Moro Muslim negotiators have dismissed the government's conditioned autonomy for Muslim regions, Manila's chief negotiator said on Tuesday.
The Philippines on Monday conditioned they must first lay down their arms and a peace pact was likely years away.
The offer was contained in the government's proposal for peace with the 12,000-strong MILF at the start of three days of talks in the Malaysian capital of Kuala Lumpur.
"We can't accept a proposal that we think will not address the problems of Muslims in Mindanao," Ghadzali Jaafar, MILF vice chairman for political affairs, told a television interview from his base in the south.
Marvic Leonen said the Moro Islamic Liberation Front's (MILF) rejection of government's proposal did not mean the peace talks hosted by Malaysia from 2001 had collapsed and that both both sides were still open to continue negotiations.
President Beningo Aquino and MILF leader Murad Ebrahim agreed to fast track the peace process following their secret meeting in a Tokyo hotel on August 4.
Leonen told a video conference from the Philippines' embassy in Kuala Lumpur, "the two parties have different positions, otherwise, we will not be negotiating. Our framework is not as they had expected it. They expected something more, they expected the word sub-state."
The Muslim negotiators said they will recommend to the MILF leadership to reject the proposal but they did not return the document, Leonen said, signalling that the peace process had not reached a stalemate.
"More genuine autonomy"
"This proposal presents the possibility of a more empowered, more workable and thus, more genuine autonomy of a Bangsamoro ( Moro Muslim) region," the government said in a statement summarising its offer.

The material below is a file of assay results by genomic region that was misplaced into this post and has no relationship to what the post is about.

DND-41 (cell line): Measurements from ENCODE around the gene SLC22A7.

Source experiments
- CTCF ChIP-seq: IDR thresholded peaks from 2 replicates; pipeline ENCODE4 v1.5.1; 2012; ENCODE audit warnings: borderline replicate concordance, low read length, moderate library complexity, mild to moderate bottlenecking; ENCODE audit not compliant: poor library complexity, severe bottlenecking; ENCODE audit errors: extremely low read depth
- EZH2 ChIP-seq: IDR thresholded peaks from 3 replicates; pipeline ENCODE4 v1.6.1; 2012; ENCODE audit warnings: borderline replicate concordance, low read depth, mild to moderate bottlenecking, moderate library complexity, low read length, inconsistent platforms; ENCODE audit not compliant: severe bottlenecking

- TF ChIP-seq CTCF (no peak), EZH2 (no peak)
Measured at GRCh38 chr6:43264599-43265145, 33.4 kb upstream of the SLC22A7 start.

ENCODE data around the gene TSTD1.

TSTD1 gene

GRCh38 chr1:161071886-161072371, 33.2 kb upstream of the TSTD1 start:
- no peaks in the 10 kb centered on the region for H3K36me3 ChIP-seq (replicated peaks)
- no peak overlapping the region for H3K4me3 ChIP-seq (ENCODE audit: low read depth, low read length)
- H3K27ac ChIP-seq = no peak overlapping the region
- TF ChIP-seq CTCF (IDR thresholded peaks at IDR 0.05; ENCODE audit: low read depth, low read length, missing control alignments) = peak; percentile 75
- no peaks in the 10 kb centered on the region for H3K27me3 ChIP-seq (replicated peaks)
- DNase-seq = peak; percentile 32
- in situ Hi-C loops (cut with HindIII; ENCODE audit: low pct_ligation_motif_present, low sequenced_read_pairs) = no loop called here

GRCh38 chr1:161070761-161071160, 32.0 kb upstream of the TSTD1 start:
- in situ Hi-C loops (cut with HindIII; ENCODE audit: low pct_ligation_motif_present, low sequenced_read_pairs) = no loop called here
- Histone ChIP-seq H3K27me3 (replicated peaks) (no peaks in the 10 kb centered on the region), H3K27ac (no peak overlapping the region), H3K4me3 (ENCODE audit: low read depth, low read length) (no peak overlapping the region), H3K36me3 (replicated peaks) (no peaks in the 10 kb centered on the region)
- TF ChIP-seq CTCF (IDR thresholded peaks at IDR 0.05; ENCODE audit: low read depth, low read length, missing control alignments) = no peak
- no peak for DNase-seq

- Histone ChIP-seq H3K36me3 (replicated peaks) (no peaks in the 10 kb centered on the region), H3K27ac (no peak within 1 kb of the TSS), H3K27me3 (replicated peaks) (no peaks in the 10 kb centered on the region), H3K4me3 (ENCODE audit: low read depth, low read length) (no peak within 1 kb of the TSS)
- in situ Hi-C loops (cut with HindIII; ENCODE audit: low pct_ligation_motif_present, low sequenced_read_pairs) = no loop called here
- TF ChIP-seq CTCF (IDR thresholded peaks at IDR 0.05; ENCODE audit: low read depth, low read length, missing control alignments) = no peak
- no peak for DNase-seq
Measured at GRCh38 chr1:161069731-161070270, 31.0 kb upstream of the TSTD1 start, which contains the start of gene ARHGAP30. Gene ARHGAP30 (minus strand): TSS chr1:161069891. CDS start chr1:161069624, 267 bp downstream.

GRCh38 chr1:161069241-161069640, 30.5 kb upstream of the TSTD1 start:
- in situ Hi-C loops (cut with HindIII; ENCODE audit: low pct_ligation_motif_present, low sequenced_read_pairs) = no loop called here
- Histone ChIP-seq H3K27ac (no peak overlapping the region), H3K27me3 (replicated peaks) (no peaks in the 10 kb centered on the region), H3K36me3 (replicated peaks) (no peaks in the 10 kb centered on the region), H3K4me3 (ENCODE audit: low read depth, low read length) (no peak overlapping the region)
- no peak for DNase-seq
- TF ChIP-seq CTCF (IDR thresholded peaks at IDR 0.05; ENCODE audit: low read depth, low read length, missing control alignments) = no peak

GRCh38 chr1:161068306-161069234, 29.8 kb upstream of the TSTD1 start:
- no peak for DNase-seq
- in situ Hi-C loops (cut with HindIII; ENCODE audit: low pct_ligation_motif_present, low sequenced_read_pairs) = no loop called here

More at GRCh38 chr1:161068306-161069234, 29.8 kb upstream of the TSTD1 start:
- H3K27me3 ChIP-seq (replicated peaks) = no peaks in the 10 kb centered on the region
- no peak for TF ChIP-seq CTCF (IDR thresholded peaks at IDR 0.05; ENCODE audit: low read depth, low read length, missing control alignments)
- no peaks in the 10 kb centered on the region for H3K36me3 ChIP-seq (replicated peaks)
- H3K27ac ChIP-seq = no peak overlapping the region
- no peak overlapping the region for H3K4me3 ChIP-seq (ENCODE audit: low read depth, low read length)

The government did not make public all the specific details, but hinted the area could expand and improve the existing Autonomous Region in Muslim Mindanao (ARMM), which groups five Muslim provinces in the country's south.
The ARMM was created in the 1980s to accommodate the Moro National Liberation Front (MNLF), then the country's largest Muslim group from which the MILF splintered in 1978.
The proposal also includes "a system of cooperation" by which the government and the MILF could share revenue from natural resources exploited from the region.
However, for any final peace deal to take place, the government demanded that the MILF disarm and allow its fighters to be rehabilitated into society.
And while describing its proposal as "politically comprehensive", it indicated the most sensitive issues would not be addressed immediately.
"The proposal works with what is available and doable within the next few years. It does not start with contentious and divisive issues whose resolution may not be realisable as yet," the statement said.
Monday's proposal was the first by the government since the Supreme Court in 2008 outlawed another proposed autonomy deal that would have given the MILF control over 700 towns and villages in the south.
An estimated 150,000 people have died in the conflict, which began in the 1970s.
At an earlier round of peace talks in Kuala Lumpur, the MILF outlined its demands, including the creation of a "sub state" and the larger share of profits from exploiting the region's resources.
AgenciesLast Mod: 23 Ağustos 2011, 16:02